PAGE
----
SEC

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COLLEGE FOOTBALL 2014 PRESEASON TOP 25

#44 Vanderbilt Commodores

NATIONAL FORECAST

#44

SEC East PREDICTION

#6

HEAD COACH: Derek Mason, First Year | OFF. COORDINATOR: Karl Dorrell | DEF. COORDINATOR: David Kotulski

The 2014 college football season starts on Aug. 27 and continues into mid-January with the first edition of the four-team playoff. Athlon Sports is counting down until kickoff with projections and previews for all 128 FBS teams. Here is our team preview for No. 44 Vanderbilt.

Previewing Vanderbilt’s Offense for 2014:

Vanderbilt must replace a pair of wide receivers who accounted for 92 percent of the team’s production at the position, but the primary focus for first-year coach Derek Mason during preseason camp will be to identify a starting quarterback. Patton Robinette played a key role in some great moments last season — a comeback win over Georgia, a road victory at Florida, the winning touchdown at Tennessee — but the sophomore is far from a lock to earn the starting assignment. Robinette, a good athlete who lacks elite arm strength, will face stiff competition from redshirt freshman Johnny McCrary and Stephen Rivers, a transfer from LSU.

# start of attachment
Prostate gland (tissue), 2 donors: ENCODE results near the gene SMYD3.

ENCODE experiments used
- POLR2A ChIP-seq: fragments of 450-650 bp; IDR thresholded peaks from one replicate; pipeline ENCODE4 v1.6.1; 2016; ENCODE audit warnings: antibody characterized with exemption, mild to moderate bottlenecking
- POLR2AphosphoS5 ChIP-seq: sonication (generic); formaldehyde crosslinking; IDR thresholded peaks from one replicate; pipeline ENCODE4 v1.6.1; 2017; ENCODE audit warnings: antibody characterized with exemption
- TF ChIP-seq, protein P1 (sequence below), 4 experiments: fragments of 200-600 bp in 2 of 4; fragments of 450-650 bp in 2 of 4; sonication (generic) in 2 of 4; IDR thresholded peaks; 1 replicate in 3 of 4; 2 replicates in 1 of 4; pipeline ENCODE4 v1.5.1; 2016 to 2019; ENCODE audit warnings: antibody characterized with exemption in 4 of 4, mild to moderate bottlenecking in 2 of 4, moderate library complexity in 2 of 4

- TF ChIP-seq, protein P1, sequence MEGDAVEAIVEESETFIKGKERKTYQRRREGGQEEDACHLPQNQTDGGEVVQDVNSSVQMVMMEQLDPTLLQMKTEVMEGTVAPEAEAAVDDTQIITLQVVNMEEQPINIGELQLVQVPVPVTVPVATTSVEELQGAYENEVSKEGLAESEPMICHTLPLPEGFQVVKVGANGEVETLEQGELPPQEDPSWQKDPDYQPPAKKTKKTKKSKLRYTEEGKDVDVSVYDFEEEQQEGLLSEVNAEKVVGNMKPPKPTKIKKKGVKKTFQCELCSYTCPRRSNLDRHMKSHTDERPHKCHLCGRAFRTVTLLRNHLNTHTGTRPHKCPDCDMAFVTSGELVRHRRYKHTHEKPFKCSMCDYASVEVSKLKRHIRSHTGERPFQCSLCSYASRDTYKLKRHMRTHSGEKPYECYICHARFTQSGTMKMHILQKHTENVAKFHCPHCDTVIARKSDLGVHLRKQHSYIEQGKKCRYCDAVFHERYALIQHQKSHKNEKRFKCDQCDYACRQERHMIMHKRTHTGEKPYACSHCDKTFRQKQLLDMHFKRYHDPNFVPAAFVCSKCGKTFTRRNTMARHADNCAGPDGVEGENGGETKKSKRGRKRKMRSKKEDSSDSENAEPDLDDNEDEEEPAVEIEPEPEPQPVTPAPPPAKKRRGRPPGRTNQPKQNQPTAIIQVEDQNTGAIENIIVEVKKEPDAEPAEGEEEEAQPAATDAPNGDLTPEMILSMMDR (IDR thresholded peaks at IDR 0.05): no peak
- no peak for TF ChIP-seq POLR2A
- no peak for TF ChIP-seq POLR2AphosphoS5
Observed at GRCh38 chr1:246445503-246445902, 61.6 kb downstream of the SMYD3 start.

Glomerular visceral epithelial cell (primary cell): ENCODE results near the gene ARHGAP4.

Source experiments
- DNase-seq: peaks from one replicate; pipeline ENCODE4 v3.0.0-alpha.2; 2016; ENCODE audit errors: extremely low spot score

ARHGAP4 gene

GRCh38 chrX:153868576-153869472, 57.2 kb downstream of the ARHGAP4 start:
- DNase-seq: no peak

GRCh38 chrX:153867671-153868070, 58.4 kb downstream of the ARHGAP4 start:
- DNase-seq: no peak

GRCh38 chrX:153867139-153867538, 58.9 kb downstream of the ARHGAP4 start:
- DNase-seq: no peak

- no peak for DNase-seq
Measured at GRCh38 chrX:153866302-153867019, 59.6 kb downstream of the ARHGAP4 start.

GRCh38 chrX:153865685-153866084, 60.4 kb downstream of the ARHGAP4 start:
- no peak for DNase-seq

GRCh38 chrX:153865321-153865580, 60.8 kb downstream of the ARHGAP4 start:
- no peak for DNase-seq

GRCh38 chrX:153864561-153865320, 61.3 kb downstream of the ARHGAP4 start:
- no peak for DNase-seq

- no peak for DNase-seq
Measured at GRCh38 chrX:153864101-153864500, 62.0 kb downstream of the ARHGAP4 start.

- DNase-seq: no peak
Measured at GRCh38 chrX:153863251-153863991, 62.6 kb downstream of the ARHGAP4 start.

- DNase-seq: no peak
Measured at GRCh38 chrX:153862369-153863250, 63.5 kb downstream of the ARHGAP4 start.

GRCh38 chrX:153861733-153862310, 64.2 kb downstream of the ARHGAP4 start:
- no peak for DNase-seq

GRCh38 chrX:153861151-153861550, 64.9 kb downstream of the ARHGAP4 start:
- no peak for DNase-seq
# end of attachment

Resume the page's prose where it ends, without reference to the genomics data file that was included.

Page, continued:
Whoever wins the job — and don’t be surprised if it’s Rivers — will be lacking proven playmakers at the wide receiver position. The new staff plans on incorporating tight ends (think Stanford) and running backs in the passing game, but the Dores will need some young wide receivers to take on much larger roles in 2014.

Mason is looking for big tailbacks to pound the ball between the tackles. He inherited what has to be the smallest running back duo in the SEC — Jerron Seymour (5'7", 200) and Brian Kimbrow (5'8", 185). Despite this duo’s shortcomings, the running game should be improved after a lackluster performance last fall.

Mason singled out the line as the strength of the offense during the spring. The Dores must replace All-SEC tackle Wesley Johnson, but otherwise this unit returns largely intact.

Previewing Vanderbilt’s Defense for 2014:

 Order a copy of Athlon's 2014 SEC Preview, which includes an in-depth look at all 14 teams, features and predictions for the upcoming season.